Provided by Ameriprise
Many Americans anticipate Social Security will help fund their retirement lifestyle. However, choosing when to claim may have implications on how much your monthly benefit will be. This is particularly true for married couples. Having a claiming strategy can assure you claim the benefit that’s best for you.
Earlier may not be better
Individuals can begin claiming Social Security benefits as early as age 62 or as late as 70. To qualify for what is considered the “full” benefit amount, baby boomers need to be at least 66 (even older for those born in 1955 or later). However, you earn a higher monthly benefit the longer you delay.
To determine when to start benefits consider:
- Longer life expectancies. Social Security pays benefits no matter how long you live, but personal savings could be strained if you spend decades in retirement.
- Earnings limits that apply if you continue to work. If you receive Social Security prior to age 66 while working, earnings from wages might reduce the benefits you can keep at that time.
- Other assets you have available to fill any income gaps before you begin collecting Social Security. This includes savings and wages earned from work. If you are lacking other funding sources, you may need to begin collecting Social Security earlier to meet lifestyle expenses.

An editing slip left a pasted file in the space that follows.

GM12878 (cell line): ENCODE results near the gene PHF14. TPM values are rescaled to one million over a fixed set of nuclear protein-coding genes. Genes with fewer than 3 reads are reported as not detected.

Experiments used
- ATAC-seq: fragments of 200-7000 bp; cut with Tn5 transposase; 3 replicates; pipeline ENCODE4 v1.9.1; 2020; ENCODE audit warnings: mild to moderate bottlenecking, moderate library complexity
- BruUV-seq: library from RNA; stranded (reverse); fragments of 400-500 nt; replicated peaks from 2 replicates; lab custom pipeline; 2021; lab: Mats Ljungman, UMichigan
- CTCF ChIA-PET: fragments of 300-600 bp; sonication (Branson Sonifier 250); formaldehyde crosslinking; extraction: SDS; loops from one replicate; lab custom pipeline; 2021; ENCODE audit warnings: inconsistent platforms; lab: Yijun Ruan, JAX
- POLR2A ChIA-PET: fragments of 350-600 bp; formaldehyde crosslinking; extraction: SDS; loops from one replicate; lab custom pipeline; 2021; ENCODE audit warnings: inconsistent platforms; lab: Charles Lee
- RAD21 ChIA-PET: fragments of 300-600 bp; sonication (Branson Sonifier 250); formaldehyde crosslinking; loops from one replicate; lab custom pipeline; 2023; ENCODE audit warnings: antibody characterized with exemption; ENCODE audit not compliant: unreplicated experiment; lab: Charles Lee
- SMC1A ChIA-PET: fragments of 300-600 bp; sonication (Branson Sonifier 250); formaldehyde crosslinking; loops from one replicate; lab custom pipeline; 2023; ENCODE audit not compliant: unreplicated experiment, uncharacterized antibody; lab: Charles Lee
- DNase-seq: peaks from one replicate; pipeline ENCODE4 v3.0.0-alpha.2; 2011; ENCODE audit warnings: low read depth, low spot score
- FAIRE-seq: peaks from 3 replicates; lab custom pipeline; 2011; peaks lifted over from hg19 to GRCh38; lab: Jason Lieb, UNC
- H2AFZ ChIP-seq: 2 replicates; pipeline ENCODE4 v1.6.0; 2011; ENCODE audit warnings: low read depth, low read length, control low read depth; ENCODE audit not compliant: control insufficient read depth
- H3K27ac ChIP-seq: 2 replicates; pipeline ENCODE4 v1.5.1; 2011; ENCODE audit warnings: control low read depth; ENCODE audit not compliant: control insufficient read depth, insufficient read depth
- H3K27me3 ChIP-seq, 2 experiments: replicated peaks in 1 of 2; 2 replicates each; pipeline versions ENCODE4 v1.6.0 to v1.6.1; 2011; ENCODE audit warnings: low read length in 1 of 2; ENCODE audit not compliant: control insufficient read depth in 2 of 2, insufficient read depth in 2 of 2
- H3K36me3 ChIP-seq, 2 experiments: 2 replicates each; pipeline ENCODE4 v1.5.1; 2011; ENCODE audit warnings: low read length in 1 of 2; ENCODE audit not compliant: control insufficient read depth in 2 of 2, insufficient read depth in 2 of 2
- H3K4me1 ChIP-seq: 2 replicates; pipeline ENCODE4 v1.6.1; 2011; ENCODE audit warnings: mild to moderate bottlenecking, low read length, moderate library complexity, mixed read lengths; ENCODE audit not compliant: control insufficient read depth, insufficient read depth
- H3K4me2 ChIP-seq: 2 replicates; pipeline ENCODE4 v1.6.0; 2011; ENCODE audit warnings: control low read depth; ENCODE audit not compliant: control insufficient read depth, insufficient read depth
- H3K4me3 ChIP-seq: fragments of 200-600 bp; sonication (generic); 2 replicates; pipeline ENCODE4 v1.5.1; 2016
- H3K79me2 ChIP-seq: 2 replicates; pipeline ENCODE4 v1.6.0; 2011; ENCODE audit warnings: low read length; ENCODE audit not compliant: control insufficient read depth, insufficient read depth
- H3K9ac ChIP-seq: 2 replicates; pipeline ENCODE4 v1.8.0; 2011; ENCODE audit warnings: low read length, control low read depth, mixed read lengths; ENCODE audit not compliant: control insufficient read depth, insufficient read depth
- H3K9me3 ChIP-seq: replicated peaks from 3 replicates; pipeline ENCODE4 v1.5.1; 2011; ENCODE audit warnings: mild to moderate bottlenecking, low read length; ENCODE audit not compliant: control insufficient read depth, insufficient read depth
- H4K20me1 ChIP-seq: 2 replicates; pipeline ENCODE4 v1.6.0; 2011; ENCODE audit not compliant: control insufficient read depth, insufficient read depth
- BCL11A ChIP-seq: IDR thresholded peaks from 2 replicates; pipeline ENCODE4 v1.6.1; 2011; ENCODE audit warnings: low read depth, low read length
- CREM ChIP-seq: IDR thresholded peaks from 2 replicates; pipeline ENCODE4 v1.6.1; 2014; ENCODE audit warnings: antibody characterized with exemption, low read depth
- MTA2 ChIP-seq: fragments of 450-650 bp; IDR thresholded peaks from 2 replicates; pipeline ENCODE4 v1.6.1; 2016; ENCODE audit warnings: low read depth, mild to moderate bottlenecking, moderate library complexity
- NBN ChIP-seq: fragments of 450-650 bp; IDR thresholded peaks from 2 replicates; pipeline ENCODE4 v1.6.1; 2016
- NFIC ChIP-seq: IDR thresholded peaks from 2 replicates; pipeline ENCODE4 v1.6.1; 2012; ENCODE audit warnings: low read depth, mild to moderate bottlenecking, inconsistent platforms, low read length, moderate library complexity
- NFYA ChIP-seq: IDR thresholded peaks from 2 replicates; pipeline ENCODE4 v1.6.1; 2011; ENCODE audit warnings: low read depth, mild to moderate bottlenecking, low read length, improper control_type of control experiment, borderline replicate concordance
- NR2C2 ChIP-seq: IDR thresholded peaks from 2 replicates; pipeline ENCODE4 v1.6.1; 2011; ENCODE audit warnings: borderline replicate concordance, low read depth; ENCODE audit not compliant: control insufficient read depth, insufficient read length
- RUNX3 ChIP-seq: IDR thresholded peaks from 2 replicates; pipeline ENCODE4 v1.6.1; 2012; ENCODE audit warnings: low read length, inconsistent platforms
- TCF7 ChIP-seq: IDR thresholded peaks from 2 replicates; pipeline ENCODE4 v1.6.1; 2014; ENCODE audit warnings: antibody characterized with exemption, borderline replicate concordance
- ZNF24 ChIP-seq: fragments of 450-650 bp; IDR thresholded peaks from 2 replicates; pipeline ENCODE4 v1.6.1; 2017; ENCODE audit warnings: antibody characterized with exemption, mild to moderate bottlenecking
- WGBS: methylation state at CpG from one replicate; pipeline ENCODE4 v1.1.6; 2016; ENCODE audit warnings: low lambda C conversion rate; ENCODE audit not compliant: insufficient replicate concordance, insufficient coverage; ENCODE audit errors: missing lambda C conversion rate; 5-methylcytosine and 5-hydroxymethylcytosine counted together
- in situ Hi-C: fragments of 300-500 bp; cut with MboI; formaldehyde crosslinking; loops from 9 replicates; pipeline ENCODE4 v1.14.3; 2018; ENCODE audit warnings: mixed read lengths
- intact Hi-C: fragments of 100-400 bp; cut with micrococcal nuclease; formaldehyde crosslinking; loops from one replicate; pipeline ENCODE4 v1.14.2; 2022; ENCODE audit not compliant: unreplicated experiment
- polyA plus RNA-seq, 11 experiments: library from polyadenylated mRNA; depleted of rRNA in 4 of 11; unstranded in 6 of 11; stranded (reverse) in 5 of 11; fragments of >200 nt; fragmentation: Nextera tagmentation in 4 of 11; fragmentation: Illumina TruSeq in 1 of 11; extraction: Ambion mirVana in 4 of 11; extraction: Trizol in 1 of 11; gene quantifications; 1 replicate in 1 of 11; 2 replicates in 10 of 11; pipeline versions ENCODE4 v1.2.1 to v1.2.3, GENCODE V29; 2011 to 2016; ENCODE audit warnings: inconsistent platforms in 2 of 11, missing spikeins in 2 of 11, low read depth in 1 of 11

Spouses should plan together
For married couples, each spouse who is eligible for benefits can choose when they want to begin collecting Social Security. Generally speaking, the higher income earner will likely receive a higher Social Security benefit, and should delay claiming benefits as long as possible. This is because if that person passes away, the surviving spouse can claim the deceased spouse’s higher benefit in place of his or her own. A person reaching full retirement age can choose to “file and suspend,” a way of informing Social Security that you are able to claim benefits, but choose not to until a later date.
For a time, the law allowed one spouse to file and suspend benefits while a second spouse could begin collecting a spousal benefit. The second spouse could also implement a strategy known as a “restricted application,” delaying his or her own benefits until later in life, but in the meantime collecting the spousal benefit. Later, the second spouse could choose to collect a higher, personal benefit in place of the spousal benefit.
Important changes were implemented in 2015 that affect these strategies. When a person born after April 30, 1950 chooses to file and suspend (delaying their own benefits), the spouse will be restricted from collecting spousal benefits until the primary earner begins to collect as well. The new law will also do away with the ability of the second spouse to file a “restricted application” if they were born after January 1, 1954, so this person must choose either a benefit based on his or her own earnings or a spousal benefit, but not a combination of both.
It is also critical to determine how Social Security benefits fit into your overall retirement income strategy. Be sure to integrate your timing decisions with other aspects of your retirement plan.